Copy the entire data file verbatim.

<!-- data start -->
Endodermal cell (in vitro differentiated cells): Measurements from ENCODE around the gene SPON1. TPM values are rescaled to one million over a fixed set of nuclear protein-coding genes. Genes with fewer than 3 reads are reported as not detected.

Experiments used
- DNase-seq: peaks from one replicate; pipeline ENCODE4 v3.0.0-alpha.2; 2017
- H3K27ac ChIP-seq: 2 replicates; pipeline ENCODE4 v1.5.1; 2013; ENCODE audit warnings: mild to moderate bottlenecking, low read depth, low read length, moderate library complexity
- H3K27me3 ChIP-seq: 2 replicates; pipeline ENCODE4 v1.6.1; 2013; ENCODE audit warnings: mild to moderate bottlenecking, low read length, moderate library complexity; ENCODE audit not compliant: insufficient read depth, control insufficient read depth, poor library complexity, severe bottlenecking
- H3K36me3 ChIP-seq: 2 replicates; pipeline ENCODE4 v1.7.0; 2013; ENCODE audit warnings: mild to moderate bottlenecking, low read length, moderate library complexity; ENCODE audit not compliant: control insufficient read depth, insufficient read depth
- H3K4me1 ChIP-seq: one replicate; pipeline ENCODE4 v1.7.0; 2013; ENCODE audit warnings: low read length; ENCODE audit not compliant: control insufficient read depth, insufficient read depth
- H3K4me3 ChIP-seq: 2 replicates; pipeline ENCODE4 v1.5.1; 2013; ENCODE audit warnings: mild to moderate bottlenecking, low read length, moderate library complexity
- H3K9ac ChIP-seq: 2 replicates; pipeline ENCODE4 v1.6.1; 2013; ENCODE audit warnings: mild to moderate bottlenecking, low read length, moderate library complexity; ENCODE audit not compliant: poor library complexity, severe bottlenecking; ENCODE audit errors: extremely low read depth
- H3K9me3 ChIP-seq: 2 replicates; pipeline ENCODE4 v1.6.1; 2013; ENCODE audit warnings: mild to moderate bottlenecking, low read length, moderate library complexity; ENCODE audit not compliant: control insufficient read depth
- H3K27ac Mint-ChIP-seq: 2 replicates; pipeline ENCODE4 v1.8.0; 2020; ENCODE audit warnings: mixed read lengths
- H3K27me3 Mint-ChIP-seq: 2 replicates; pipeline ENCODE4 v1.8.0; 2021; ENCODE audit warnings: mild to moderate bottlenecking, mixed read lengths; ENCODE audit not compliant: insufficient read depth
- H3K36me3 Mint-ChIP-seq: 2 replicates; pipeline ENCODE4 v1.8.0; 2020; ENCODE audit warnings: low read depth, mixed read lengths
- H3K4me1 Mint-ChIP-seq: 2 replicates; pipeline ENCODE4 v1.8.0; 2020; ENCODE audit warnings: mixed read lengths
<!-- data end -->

Endodermal cell (in vitro differentiated cells): Measurements from ENCODE around the gene SPON1. TPM values are rescaled to one million over a fixed set of nuclear protein-coding genes. Genes with fewer than 3 reads are reported as not detected.

Experiments used
- DNase-seq: peaks from one replicate; pipeline ENCODE4 v3.0.0-alpha.2; 2017
- H3K27ac ChIP-seq: 2 replicates; pipeline ENCODE4 v1.5.1; 2013; ENCODE audit warnings: mild to moderate bottlenecking, low read depth, low read length, moderate library complexity
- H3K27me3 ChIP-seq: 2 replicates; pipeline ENCODE4 v1.6.1; 2013; ENCODE audit warnings: mild to moderate bottlenecking, low read length, moderate library complexity; ENCODE audit not compliant: insufficient read depth, control insufficient read depth, poor library complexity, severe bottlenecking
- H3K36me3 ChIP-seq: 2 replicates; pipeline ENCODE4 v1.7.0; 2013; ENCODE audit warnings: mild to moderate bottlenecking, low read length, moderate library complexity; ENCODE audit not compliant: control insufficient read depth, insufficient read depth
- H3K4me1 ChIP-seq: one replicate; pipeline ENCODE4 v1.7.0; 2013; ENCODE audit warnings: low read length; ENCODE audit not compliant: control insufficient read depth, insufficient read depth
- H3K4me3 ChIP-seq: 2 replicates; pipeline ENCODE4 v1.5.1; 2013; ENCODE audit warnings: mild to moderate bottlenecking, low read length, moderate library complexity
- H3K9ac ChIP-seq: 2 replicates; pipeline ENCODE4 v1.6.1; 2013; ENCODE audit warnings: mild to moderate bottlenecking, low read length, moderate library complexity; ENCODE audit not compliant: poor library complexity, severe bottlenecking; ENCODE audit errors: extremely low read depth
- H3K9me3 ChIP-seq: 2 replicates; pipeline ENCODE4 v1.6.1; 2013; ENCODE audit warnings: mild to moderate bottlenecking, low read length, moderate library complexity; ENCODE audit not compliant: control insufficient read depth
- H3K27ac Mint-ChIP-seq: 2 replicates; pipeline ENCODE4 v1.8.0; 2020; ENCODE audit warnings: mixed read lengths
- H3K27me3 Mint-ChIP-seq: 2 replicates; pipeline ENCODE4 v1.8.0; 2021; ENCODE audit warnings: mild to moderate bottlenecking, mixed read lengths; ENCODE audit not compliant: insufficient read depth
- H3K36me3 Mint-ChIP-seq: 2 replicates; pipeline ENCODE4 v1.8.0; 2020; ENCODE audit warnings: low read depth, mixed read lengths
- H3K4me1 Mint-ChIP-seq: 2 replicates; pipeline ENCODE4 v1.8.0; 2020; ENCODE audit warnings: mixed read lengths